CT will share in a tentative $120 million settlement with General Motors over allegations the auto giant hid safety issues tied to faulty ignition switches in certain vehicle models, authorities say.
CT served on the multistate investigation's nine-state executive committee.
Laxalt said the $120 million settlement resolved the investigation into the time it took for the company to notify motorists of the issue associated with the ignition switch or key rotation-related issues in several vehicles.
Of cases that have gone to trial, individual drivers have had little luck holding GM liable for their collisions.
Michigan, 48 other states and the District of Columbia filed claims accusing GM of concealing a safety issue and deceptive marketing for saying its vehicles were reliable. Schneiderman noted that the 44-page consent decree also requires GM to ensure future safety.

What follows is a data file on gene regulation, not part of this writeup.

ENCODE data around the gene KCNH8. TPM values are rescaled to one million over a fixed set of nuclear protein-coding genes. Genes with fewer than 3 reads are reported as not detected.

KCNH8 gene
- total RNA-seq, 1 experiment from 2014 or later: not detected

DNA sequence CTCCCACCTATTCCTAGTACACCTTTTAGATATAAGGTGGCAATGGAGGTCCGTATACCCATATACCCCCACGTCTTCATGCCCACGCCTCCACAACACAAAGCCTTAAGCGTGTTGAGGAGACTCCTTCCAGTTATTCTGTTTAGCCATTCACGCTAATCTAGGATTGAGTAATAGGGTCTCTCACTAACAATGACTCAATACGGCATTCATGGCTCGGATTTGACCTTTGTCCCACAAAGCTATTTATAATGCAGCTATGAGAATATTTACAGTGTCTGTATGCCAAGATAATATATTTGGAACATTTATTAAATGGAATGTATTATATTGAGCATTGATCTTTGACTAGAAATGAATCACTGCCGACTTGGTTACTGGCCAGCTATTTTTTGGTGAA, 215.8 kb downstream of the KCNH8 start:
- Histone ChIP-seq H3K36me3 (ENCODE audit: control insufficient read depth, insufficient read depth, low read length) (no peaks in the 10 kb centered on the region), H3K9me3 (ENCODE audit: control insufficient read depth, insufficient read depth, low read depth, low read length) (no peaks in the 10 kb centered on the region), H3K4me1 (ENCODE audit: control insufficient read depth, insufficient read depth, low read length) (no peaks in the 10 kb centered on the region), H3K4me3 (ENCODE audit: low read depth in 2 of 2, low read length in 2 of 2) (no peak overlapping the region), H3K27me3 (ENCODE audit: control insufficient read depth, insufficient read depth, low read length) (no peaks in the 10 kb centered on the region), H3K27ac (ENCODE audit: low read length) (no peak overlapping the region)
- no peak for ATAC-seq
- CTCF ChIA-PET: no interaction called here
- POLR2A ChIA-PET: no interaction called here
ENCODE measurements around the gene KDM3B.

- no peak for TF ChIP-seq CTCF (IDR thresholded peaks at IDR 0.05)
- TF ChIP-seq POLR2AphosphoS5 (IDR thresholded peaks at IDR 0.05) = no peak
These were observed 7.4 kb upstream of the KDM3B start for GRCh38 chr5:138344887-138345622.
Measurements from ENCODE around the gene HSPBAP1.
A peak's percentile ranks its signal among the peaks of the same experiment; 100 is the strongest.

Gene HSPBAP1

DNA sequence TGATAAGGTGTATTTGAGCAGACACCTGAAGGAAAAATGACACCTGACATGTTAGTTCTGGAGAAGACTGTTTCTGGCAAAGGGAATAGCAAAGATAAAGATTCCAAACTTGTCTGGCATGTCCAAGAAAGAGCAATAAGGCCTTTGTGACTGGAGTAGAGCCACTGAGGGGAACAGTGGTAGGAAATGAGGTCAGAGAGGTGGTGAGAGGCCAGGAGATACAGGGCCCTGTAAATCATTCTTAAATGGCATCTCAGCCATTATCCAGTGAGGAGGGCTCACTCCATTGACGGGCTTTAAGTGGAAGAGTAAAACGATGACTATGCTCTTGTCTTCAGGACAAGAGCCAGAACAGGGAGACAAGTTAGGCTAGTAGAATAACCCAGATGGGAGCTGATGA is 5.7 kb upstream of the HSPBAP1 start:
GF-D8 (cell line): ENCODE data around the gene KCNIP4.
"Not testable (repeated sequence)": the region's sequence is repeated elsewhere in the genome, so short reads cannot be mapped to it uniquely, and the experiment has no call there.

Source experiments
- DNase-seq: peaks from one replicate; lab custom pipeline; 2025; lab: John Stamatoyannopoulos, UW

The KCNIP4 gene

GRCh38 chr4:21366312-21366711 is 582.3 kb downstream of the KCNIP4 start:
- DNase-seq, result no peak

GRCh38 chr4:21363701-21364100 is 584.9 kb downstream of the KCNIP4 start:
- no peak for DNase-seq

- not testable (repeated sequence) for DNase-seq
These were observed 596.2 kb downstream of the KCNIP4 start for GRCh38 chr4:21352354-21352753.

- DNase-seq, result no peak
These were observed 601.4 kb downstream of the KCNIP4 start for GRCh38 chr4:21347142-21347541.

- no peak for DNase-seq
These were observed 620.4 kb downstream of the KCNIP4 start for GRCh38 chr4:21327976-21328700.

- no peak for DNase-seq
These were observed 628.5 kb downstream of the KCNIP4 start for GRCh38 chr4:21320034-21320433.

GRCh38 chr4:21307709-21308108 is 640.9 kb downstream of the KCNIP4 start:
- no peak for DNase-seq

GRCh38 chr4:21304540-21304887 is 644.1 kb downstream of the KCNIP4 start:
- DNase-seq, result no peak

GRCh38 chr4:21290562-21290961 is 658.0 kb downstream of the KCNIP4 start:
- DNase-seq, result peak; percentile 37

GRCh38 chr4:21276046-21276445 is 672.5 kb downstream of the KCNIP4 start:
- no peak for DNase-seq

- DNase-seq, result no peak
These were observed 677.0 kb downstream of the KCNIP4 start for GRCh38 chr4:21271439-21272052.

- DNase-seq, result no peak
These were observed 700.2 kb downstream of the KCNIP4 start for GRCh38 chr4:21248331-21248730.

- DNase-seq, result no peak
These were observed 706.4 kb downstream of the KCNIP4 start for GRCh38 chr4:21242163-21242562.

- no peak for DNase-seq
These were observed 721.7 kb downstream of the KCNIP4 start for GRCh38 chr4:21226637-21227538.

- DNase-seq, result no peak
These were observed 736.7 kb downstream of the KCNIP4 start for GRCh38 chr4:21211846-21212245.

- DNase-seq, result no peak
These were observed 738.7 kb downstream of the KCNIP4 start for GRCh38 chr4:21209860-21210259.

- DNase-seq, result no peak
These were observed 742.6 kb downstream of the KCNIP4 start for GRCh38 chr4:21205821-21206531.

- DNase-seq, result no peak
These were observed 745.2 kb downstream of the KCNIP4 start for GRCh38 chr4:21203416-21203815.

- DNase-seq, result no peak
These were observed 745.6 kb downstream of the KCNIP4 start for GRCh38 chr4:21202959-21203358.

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Maintain a Vehicle Safety Owner Engagement Team to improve and enhance recall awareness to auto owners with open recalls - GM has to provide a report within 60 days after the one-year anniversary of this agreement summarizing their efforts.
The faulty ignition switches could move from the run position to the accessory or off position in certain conditions. The issues could also result in the safety airbags failing to deploy, increasing the risk of serious injury or death.
Kentucky will get a $1.3 million settlement from General Motors for violating the state's Consumer Protection Act and the automaker will make sure all recall repairs are complete, according to the attorney general's office.
CT and its municipal co-plaintiffs alleged that certain GM employees knew as early as 2004 that the ignition switch posed a safety defect because it could cause airbag non-deployment. The settlement concludes a lengthy investigation of GM's failure to disclose known safety defects in various vehicle models. The company marketed those vehicles as reliable and safe.